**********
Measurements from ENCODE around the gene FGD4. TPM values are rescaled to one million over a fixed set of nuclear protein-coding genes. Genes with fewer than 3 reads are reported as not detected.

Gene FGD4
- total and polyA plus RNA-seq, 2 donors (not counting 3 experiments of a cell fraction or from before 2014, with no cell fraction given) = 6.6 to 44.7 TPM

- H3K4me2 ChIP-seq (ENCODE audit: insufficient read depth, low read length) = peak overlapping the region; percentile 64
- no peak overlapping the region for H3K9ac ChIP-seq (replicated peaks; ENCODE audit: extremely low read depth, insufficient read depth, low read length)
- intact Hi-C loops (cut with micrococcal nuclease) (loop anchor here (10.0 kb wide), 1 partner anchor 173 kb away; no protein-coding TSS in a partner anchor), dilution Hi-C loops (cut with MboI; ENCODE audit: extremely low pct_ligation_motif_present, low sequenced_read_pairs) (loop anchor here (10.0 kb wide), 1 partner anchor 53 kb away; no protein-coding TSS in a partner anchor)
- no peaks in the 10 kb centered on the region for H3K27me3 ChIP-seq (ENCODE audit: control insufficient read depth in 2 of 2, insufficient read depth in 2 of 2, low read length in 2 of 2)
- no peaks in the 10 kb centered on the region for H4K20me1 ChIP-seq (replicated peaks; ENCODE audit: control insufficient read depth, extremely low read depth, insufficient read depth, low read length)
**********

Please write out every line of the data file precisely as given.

Measurements from ENCODE around the gene FGD4. TPM values are rescaled to one million over a fixed set of nuclear protein-coding genes. Genes with fewer than 3 reads are reported as not detected.

Gene FGD4
- total and polyA plus RNA-seq, 2 donors (not counting 3 experiments of a cell fraction or from before 2014, with no cell fraction given) = 6.6 to 44.7 TPM

- H3K4me2 ChIP-seq (ENCODE audit: insufficient read depth, low read length) = peak overlapping the region; percentile 64
- no peak overlapping the region for H3K9ac ChIP-seq (replicated peaks; ENCODE audit: extremely low read depth, insufficient read depth, low read length)
- intact Hi-C loops (cut with micrococcal nuclease) (loop anchor here (10.0 kb wide), 1 partner anchor 173 kb away; no protein-coding TSS in a partner anchor), dilution Hi-C loops (cut with MboI; ENCODE audit: extremely low pct_ligation_motif_present, low sequenced_read_pairs) (loop anchor here (10.0 kb wide), 1 partner anchor 53 kb away; no protein-coding TSS in a partner anchor)
- no peaks in the 10 kb centered on the region for H3K27me3 ChIP-seq (ENCODE audit: control insufficient read depth in 2 of 2, insufficient read depth in 2 of 2, low read length in 2 of 2)
- no peaks in the 10 kb centered on the region for H4K20me1 ChIP-seq (replicated peaks; ENCODE audit: control insufficient read depth, extremely low read depth, insufficient read depth, low read length)